The solution lies somewhere in between. That doesn’t make it a “moderate” or “independent” solution though, it just means it’s a solution that makes sense. The way to end, or at least significantly reduce poverty is for each person to believe that their country is fair enough to them that they can live a happy, productive life – and to have that actually be true. Unfortunately, that is not the case right now. Right now, we see inequality deeper than any we have seen since before the Great Depression. People need to believe that their individual efforts make a difference in their community, however they define that. If they don’t, then eventually, they’ll give up.

We all know someone who is suffering. They used to be a hard-working individual, or maybe they still are. But when they start to have to decide where their wages will go – whether it’s to rent, or food, or fuel – when the money they used to earn is no longer enough to take care of everything – then it all starts to fall apart. Then that hard worker begins to stumble. They miss a day of work, then two. Drink a little, and then more. Slowly but surely, they give in to their despair.

I have met so many people in similar situations. Their jobs gone, they begin to collect unemployment, or food stamps, or welfare. They don’t want to, but they do. They know that every choice they make in the store is criticized, because as soon as they pull out that blue card with “Maine” written on it, people decide that their tax dollars bought everything in that cart and so they get to have an opinion on what that person is eating. They live their days in shame for having fallen so far – and so they fall further.

The curtains become drawn. The door isn’t answered when people knock. The phone isn’t picked up. We have spent so long scapegoating the poor for our problems that they can’t help but feel the eyes on them when they go out, when they go to the store on the first of the month to get their groceries. The judgment is unbearable.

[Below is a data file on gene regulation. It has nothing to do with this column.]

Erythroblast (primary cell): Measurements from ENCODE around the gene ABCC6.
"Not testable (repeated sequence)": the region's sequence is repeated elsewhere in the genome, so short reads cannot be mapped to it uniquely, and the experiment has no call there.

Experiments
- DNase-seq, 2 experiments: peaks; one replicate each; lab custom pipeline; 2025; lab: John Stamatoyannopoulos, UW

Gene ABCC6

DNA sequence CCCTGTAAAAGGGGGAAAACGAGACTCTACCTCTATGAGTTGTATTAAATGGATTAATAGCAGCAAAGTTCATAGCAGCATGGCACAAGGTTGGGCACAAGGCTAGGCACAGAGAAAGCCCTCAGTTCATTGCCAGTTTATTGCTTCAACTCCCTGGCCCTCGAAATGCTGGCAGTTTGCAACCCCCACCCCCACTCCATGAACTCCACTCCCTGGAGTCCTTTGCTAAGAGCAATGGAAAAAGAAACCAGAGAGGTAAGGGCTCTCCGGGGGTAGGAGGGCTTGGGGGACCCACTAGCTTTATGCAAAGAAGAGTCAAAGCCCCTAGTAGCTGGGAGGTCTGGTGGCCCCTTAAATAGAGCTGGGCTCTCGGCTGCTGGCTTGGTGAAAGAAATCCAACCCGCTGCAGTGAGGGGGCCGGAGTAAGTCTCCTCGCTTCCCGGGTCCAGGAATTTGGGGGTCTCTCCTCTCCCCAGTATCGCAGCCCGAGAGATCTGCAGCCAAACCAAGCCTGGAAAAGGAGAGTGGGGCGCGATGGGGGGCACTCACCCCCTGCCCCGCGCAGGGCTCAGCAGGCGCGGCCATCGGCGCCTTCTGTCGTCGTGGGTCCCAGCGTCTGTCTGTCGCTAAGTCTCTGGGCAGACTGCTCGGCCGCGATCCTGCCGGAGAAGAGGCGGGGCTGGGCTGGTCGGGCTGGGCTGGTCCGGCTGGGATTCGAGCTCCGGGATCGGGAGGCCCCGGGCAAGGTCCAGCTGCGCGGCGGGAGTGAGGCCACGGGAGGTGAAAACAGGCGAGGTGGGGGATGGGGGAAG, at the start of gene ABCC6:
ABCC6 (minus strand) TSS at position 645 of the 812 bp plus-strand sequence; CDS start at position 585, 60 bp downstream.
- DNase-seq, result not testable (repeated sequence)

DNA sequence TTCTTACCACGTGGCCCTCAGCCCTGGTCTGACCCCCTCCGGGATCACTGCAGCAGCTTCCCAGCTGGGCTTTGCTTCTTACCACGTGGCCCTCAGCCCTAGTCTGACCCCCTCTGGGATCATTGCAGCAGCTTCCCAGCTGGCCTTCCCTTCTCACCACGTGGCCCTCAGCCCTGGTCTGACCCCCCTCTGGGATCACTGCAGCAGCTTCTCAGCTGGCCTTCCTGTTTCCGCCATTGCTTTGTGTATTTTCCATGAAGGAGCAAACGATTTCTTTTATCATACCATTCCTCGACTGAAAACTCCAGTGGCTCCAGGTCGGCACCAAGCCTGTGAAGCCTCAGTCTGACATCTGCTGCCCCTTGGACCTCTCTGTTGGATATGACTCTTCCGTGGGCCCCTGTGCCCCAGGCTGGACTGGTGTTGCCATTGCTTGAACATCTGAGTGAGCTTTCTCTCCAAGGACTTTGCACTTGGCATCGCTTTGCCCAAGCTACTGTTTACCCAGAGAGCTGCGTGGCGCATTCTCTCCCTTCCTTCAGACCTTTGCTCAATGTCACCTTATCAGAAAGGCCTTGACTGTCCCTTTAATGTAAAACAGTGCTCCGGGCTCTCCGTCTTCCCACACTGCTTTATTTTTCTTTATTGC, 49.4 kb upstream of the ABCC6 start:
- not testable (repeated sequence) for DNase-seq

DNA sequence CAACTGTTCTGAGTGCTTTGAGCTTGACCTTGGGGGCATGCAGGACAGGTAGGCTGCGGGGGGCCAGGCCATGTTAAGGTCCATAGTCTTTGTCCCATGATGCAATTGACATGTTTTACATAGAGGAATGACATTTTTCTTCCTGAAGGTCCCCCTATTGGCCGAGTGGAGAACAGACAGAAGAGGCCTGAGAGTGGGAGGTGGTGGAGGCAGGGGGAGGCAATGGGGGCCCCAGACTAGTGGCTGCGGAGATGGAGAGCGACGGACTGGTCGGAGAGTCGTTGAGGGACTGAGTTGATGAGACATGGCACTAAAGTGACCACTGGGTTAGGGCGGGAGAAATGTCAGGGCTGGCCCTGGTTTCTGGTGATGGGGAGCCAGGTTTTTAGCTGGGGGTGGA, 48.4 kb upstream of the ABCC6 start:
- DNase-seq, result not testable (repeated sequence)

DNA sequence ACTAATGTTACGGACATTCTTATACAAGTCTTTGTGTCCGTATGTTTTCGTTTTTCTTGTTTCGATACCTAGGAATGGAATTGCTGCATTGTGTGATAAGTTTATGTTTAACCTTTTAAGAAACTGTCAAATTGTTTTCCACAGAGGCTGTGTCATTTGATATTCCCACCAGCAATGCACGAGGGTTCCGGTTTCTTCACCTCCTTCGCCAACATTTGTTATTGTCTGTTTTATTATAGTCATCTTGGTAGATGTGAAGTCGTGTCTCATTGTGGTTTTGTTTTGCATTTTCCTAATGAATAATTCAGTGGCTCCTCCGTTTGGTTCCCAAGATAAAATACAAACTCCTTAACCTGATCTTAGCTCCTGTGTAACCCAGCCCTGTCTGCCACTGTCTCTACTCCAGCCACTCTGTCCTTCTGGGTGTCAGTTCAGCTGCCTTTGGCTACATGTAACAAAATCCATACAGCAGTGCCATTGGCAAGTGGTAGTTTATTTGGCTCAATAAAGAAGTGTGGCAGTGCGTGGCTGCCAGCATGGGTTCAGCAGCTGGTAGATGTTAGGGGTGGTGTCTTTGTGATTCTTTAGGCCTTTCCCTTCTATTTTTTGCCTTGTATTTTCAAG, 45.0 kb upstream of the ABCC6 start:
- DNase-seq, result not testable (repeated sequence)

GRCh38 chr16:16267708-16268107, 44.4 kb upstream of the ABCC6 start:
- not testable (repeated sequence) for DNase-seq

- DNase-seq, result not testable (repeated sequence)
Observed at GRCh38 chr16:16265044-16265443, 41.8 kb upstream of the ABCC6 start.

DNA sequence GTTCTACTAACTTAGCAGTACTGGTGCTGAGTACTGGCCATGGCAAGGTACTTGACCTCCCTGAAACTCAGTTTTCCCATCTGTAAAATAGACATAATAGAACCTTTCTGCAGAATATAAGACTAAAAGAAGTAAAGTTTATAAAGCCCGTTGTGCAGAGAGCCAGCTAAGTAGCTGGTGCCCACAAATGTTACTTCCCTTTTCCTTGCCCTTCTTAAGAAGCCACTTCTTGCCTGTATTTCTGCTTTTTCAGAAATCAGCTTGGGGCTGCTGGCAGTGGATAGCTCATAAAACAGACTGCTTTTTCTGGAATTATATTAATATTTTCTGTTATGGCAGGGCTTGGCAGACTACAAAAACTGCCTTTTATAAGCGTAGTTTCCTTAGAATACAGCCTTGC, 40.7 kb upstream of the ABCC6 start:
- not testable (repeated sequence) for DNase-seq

No wonder so many people are depressed.

I guess the time when I was raised was different. As a child, the expectation set upon me was to help others in any way I could. I took that responsibility very seriously, and so I went to Boston College to become a social worker. I have devoted my entire life to helping others, and as time has gone on, I have seen them struggle more and more even though they’re doing what is expected of them by society.

That’s why I’m doing this. That’s why I’m running. It is one of the most difficult things I have ever done. Every day, my routine is simple: wake up, get ready for work, go to work, drive home, knock on doors, come home. I barely see my husband, and I don’t often get to do anything fun.

But neither do many of the people I’m working to serve. They have it far worse than me. They need someone to fight for them because they’re too busy fighting to live. There, by the grace of God, go I. And so I, too, shall keep going.

Ed’s letter

I just wanted to write something quickly up here for those who may be making their way to this page after receiving Ed’s letter in the mail today. I just want to say that I feel as lucky as he does. And I’m also kind of embarrassed, because he’s right, I wish this campaign really wasn’t about me… but it also kind of has to be about me in a way in order to win, if that makes sense.

I apologize that there isn’t much here. Frankly, there are a lot of things we do well in this campaign, but the website isn’t one. Once in a while we have the time to publish something I’ve written and given a lot of thought to, but the reality is that campaigning is about knocking on doors and listening to real people tell very real stories.

It was suggested to us by several people with experience running campaigns that we probably shouldn’t write a letter. No one would read it, was the argument. Well, I knocked a lot of doors today, and the faith I had in everyone remains. Most everyone I met read that letter. Forget the flashy postcards, let’s just have a conversation. I’ll trust you to listen to me, just the same as you trust me to listen to you.

The work continues. Thank you to everyone who is supporting me and I’ll see you on the 12th.